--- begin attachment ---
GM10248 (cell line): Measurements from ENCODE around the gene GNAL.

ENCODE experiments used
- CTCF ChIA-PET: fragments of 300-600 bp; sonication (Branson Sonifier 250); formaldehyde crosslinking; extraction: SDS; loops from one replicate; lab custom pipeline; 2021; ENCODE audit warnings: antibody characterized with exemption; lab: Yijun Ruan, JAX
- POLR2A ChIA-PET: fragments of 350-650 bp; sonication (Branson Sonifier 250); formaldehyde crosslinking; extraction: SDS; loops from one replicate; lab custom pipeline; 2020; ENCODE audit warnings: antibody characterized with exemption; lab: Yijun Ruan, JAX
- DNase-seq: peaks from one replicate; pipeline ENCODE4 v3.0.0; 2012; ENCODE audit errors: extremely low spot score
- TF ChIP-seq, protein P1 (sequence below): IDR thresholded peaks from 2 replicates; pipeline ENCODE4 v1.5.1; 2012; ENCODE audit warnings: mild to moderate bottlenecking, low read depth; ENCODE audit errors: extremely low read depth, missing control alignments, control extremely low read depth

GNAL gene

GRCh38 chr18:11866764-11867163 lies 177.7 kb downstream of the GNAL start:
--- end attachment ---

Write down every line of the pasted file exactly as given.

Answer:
GM10248 (cell line): Measurements from ENCODE around the gene GNAL.

ENCODE experiments used
- CTCF ChIA-PET: fragments of 300-600 bp; sonication (Branson Sonifier 250); formaldehyde crosslinking; extraction: SDS; loops from one replicate; lab custom pipeline; 2021; ENCODE audit warnings: antibody characterized with exemption; lab: Yijun Ruan, JAX
- POLR2A ChIA-PET: fragments of 350-650 bp; sonication (Branson Sonifier 250); formaldehyde crosslinking; extraction: SDS; loops from one replicate; lab custom pipeline; 2020; ENCODE audit warnings: antibody characterized with exemption; lab: Yijun Ruan, JAX
- DNase-seq: peaks from one replicate; pipeline ENCODE4 v3.0.0; 2012; ENCODE audit errors: extremely low spot score
- TF ChIP-seq, protein P1 (sequence below): IDR thresholded peaks from 2 replicates; pipeline ENCODE4 v1.5.1; 2012; ENCODE audit warnings: mild to moderate bottlenecking, low read depth; ENCODE audit errors: extremely low read depth, missing control alignments, control extremely low read depth

GNAL gene

GRCh38 chr18:11866764-11867163 lies 177.7 kb downstream of the GNAL start: